I don’t write about my company very often. I work only about 4 hours a week on it, so I don’t have much to share. This Sunday, as I was reviewing the annual metrics for my SaaS, I felt like sharing the one metric I like the most.
Burnout is common in our field   . If you work with programming for long enough, I am sure you already experiment some level of burnout yourself. So the question is, how not to burnout working on hard problems?
This is the first book I abandoned and decided to put out an review. Why? Because the subject matters to me yet, the practical tips do not apply to my current situation.
In 2020 I wrote a post titled “Are you working remotely? You should be ready to hit the road at any time”, at that time I knew little about what was to come and this pandemic made me rethink lots of stuff I use to do for remote work. Remote work is so ordinary that it is no longer cool, but the subject remains.
I believe every developer knows this in their heart, yet sometimes we still ignore it. I procrastinated with one flaky test for a long time in my project Nun-db.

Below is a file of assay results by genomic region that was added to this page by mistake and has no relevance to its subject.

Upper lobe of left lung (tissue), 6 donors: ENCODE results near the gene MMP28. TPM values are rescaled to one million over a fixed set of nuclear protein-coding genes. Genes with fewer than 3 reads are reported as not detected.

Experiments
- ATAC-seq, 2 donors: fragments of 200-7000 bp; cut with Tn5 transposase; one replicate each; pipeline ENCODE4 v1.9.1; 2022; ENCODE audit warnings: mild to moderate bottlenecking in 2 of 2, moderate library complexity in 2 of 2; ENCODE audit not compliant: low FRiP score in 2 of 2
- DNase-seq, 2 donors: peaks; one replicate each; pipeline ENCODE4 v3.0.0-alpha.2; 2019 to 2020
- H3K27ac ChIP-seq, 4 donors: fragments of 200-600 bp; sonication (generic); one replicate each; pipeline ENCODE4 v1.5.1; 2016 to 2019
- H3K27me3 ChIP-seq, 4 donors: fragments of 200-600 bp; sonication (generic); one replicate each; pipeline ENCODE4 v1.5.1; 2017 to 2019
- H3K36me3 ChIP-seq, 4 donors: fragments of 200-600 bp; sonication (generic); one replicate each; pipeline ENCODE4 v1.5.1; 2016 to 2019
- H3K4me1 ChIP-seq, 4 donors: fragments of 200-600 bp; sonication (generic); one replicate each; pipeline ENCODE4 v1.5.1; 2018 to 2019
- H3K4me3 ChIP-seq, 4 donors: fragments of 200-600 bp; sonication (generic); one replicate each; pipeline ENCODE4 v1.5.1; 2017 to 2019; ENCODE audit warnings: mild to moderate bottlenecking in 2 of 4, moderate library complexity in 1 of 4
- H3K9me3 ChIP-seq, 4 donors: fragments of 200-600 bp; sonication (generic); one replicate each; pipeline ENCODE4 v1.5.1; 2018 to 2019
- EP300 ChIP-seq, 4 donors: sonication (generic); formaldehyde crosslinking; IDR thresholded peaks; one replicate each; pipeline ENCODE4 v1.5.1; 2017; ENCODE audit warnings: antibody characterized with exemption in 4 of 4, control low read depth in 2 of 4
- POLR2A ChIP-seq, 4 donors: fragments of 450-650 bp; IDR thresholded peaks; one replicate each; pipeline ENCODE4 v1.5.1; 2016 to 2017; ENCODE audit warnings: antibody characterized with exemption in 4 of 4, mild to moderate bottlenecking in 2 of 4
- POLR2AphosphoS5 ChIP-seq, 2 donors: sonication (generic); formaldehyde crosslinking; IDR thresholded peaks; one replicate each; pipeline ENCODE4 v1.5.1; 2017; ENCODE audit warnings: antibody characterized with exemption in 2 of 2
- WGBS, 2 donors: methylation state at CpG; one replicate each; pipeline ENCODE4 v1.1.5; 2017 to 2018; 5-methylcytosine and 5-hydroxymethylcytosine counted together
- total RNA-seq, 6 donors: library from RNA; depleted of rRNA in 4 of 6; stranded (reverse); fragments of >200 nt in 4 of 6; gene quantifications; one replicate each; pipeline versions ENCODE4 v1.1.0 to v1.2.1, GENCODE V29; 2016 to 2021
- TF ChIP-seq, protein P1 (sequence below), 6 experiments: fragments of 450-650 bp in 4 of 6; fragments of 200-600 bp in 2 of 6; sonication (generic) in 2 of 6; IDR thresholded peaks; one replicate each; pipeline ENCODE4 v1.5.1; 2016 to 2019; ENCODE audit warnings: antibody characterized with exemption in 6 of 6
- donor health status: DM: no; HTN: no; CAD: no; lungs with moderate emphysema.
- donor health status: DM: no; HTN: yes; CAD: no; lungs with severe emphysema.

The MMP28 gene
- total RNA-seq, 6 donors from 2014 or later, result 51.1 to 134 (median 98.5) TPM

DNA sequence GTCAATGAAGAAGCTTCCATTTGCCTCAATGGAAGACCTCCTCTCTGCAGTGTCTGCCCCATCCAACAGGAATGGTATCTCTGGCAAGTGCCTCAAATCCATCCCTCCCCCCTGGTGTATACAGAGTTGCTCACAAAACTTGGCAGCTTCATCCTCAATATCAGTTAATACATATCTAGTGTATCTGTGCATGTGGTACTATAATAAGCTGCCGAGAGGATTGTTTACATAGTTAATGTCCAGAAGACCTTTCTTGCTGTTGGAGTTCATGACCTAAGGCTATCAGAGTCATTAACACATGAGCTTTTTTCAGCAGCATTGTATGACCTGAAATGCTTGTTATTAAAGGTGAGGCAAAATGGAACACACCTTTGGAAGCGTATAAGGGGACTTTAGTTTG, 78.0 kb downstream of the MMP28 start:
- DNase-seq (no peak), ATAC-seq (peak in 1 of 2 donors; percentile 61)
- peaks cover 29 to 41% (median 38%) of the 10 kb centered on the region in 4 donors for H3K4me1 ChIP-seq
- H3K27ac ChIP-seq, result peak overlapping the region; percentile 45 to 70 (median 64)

This is a controversial book. They claim to be an “Engineering Approach,” but the text is full of opinions and personal tips based on the author’s experience, yet I liked the reading and how the authors structured it. But if you don’t like opinions and prefer a more scientific approach, this is probably not a book for you.
An approach to hunt and fix non-reproducible bugs - Case study - Fixing a race conditions in Nun-db replication algorithm in rust
This is the story behind the fix of one race condition in Nun-db. In this post, I went over the process to find the race condition by eliminating two initial theories and finally identifying the root cause, fixing it, and validating the fix. If you only want to see the results go straight to 3. Third and correct theory: Are nodes acknowledging messages before they are registered as pending?
In this blog post, I document the decision to create a command called
Debug to Nun-db. As we scale on usage and features, more complex problems are showing up, and it is about time to start adding features that will help manage Nun-db as Database administrators. If you unintentionally got to this post and want to read more about Nun-db, go to Github repository will be much richer information about the Database. The rest of this post will be focused on people familiar with Nun-db code.
This was an excellent year for Nun-db; at first, I thought it would take me a lot of time to get some adoption and bring external users to use it, but it was super quick.